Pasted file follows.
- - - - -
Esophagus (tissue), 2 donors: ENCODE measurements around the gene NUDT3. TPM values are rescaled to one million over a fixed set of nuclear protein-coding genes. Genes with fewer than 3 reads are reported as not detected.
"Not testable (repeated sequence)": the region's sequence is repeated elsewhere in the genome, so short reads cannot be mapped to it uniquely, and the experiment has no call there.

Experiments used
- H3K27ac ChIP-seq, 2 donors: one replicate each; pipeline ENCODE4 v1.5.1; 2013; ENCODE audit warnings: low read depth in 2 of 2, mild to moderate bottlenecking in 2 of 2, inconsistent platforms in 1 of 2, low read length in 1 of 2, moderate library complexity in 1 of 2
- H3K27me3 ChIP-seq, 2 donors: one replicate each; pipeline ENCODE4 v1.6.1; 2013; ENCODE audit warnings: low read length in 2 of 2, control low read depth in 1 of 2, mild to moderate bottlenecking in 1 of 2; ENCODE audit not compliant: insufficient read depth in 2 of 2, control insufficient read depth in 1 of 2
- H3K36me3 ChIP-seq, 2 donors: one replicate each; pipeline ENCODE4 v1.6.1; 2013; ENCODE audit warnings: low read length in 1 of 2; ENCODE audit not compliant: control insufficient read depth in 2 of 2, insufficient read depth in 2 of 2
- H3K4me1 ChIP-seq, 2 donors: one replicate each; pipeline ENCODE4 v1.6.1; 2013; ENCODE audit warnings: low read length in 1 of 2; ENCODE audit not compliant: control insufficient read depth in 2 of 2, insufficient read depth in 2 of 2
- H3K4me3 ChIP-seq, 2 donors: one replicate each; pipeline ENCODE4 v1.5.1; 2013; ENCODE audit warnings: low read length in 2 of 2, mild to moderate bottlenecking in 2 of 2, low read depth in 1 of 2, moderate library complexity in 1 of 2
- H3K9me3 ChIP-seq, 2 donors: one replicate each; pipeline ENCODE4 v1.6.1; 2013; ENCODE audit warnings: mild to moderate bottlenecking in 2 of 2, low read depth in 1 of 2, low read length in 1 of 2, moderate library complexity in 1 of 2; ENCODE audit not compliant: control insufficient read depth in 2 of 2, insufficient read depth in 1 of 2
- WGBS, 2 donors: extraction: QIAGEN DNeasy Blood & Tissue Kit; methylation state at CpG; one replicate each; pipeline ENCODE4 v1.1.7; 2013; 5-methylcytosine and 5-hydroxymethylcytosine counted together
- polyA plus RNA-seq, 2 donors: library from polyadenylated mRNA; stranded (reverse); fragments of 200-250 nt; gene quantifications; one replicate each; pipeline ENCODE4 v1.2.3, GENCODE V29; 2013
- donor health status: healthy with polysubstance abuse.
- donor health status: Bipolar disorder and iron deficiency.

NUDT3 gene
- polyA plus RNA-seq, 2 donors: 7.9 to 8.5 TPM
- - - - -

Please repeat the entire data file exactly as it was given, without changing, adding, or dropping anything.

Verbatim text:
Esophagus (tissue), 2 donors: ENCODE measurements around the gene NUDT3. TPM values are rescaled to one million over a fixed set of nuclear protein-coding genes. Genes with fewer than 3 reads are reported as not detected.
"Not testable (repeated sequence)": the region's sequence is repeated elsewhere in the genome, so short reads cannot be mapped to it uniquely, and the experiment has no call there.

Experiments used
- H3K27ac ChIP-seq, 2 donors: one replicate each; pipeline ENCODE4 v1.5.1; 2013; ENCODE audit warnings: low read depth in 2 of 2, mild to moderate bottlenecking in 2 of 2, inconsistent platforms in 1 of 2, low read length in 1 of 2, moderate library complexity in 1 of 2
- H3K27me3 ChIP-seq, 2 donors: one replicate each; pipeline ENCODE4 v1.6.1; 2013; ENCODE audit warnings: low read length in 2 of 2, control low read depth in 1 of 2, mild to moderate bottlenecking in 1 of 2; ENCODE audit not compliant: insufficient read depth in 2 of 2, control insufficient read depth in 1 of 2
- H3K36me3 ChIP-seq, 2 donors: one replicate each; pipeline ENCODE4 v1.6.1; 2013; ENCODE audit warnings: low read length in 1 of 2; ENCODE audit not compliant: control insufficient read depth in 2 of 2, insufficient read depth in 2 of 2
- H3K4me1 ChIP-seq, 2 donors: one replicate each; pipeline ENCODE4 v1.6.1; 2013; ENCODE audit warnings: low read length in 1 of 2; ENCODE audit not compliant: control insufficient read depth in 2 of 2, insufficient read depth in 2 of 2
- H3K4me3 ChIP-seq, 2 donors: one replicate each; pipeline ENCODE4 v1.5.1; 2013; ENCODE audit warnings: low read length in 2 of 2, mild to moderate bottlenecking in 2 of 2, low read depth in 1 of 2, moderate library complexity in 1 of 2
- H3K9me3 ChIP-seq, 2 donors: one replicate each; pipeline ENCODE4 v1.6.1; 2013; ENCODE audit warnings: mild to moderate bottlenecking in 2 of 2, low read depth in 1 of 2, low read length in 1 of 2, moderate library complexity in 1 of 2; ENCODE audit not compliant: control insufficient read depth in 2 of 2, insufficient read depth in 1 of 2
- WGBS, 2 donors: extraction: QIAGEN DNeasy Blood & Tissue Kit; methylation state at CpG; one replicate each; pipeline ENCODE4 v1.1.7; 2013; 5-methylcytosine and 5-hydroxymethylcytosine counted together
- polyA plus RNA-seq, 2 donors: library from polyadenylated mRNA; stranded (reverse); fragments of 200-250 nt; gene quantifications; one replicate each; pipeline ENCODE4 v1.2.3, GENCODE V29; 2013
- donor health status: healthy with polysubstance abuse.
- donor health status: Bipolar disorder and iron deficiency.

NUDT3 gene
- polyA plus RNA-seq, 2 donors: 7.9 to 8.5 TPM